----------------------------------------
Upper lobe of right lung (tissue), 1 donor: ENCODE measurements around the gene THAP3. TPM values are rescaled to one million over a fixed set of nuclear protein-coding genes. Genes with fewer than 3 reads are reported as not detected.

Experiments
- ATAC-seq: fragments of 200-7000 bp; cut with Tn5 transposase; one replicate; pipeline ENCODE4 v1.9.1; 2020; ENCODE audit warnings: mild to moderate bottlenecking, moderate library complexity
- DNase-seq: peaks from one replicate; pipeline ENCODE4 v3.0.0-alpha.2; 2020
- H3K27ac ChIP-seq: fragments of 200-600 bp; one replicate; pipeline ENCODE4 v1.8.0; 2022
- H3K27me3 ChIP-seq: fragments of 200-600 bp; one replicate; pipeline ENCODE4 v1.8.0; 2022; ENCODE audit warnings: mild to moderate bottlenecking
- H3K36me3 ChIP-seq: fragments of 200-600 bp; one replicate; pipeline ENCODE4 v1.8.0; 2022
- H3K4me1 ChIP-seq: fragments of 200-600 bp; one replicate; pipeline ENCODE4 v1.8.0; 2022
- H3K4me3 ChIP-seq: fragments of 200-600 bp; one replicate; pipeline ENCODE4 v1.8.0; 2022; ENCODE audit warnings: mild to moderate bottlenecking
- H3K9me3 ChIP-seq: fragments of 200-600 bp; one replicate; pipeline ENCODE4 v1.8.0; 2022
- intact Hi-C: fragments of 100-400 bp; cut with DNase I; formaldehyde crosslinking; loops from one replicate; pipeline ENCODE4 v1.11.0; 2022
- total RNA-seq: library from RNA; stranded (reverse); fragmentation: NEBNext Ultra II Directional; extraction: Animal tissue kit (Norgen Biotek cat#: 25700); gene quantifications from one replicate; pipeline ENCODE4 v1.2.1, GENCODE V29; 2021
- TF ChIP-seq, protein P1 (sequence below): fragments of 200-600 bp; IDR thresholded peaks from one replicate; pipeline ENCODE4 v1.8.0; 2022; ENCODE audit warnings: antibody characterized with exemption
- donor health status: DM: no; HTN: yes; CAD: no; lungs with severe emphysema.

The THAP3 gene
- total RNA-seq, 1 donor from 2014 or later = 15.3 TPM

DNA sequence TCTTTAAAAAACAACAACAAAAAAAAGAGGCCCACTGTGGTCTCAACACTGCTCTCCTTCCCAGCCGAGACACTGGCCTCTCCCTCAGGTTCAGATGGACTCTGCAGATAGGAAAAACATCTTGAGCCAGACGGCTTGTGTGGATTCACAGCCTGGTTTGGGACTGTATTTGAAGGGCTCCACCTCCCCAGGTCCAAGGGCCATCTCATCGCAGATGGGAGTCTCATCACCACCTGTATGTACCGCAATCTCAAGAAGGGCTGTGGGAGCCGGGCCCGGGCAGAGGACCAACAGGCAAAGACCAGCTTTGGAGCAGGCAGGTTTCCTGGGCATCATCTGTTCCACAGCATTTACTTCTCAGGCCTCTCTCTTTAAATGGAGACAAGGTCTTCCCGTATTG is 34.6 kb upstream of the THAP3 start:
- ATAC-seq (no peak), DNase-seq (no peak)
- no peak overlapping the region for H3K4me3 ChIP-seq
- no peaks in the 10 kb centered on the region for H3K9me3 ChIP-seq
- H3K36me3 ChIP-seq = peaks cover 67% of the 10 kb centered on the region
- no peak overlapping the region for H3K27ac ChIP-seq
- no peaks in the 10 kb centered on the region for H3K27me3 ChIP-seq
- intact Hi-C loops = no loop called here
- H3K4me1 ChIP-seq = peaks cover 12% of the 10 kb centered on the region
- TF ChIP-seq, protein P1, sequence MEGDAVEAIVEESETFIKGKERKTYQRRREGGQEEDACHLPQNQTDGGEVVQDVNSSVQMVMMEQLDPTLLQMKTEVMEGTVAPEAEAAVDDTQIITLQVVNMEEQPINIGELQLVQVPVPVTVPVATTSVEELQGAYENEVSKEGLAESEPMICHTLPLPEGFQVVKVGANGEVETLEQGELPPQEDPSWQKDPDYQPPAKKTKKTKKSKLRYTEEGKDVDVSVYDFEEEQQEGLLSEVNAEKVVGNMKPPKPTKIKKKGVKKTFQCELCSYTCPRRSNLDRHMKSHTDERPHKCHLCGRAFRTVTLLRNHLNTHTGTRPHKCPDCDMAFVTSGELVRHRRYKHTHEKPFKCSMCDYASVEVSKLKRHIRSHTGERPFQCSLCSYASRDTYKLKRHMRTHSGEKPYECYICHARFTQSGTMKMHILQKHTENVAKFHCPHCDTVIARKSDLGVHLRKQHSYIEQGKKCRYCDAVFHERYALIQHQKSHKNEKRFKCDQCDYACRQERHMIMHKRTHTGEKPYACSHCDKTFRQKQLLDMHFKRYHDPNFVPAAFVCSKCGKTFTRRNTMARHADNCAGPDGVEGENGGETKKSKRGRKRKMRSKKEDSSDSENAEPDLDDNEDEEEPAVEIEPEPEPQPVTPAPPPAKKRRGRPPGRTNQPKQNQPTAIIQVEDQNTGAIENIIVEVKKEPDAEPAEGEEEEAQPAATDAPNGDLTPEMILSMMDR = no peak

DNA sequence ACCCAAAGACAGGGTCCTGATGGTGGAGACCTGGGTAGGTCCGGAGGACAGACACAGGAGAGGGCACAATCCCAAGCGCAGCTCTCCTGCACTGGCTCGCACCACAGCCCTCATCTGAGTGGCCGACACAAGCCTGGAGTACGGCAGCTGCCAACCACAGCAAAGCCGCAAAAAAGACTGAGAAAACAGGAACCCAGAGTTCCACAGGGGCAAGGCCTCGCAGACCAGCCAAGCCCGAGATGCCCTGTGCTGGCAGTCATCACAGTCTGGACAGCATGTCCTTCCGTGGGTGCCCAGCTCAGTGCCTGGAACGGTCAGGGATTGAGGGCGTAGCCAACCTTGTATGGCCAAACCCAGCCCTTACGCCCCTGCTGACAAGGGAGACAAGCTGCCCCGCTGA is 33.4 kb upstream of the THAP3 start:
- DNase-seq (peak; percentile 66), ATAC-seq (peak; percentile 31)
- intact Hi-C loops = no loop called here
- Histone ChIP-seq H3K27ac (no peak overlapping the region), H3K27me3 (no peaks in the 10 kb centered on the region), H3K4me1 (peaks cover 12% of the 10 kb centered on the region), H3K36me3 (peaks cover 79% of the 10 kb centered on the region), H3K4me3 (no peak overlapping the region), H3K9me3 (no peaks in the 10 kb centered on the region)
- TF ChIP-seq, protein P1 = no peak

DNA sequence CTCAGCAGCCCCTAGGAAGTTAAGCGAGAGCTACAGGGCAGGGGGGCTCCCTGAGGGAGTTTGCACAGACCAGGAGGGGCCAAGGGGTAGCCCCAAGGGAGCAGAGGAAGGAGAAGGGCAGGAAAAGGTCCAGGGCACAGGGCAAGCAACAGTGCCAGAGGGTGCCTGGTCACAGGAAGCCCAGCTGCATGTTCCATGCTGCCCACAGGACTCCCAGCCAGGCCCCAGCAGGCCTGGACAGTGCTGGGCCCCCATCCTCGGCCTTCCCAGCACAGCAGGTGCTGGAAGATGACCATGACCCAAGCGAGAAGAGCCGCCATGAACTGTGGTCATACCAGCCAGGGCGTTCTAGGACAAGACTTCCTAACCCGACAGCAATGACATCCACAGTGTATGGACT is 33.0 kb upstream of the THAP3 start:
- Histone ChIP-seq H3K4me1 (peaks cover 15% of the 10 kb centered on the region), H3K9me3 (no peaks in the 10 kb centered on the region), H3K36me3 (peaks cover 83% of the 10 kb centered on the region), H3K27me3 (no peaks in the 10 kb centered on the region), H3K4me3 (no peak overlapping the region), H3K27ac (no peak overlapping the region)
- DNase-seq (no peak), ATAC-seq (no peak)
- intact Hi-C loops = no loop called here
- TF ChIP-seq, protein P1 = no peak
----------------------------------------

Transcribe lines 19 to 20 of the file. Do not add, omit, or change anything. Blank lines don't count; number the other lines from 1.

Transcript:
- no peak overlapping the region for H3K4me3 ChIP-seq
- no peaks in the 10 kb centered on the region for H3K9me3 ChIP-seq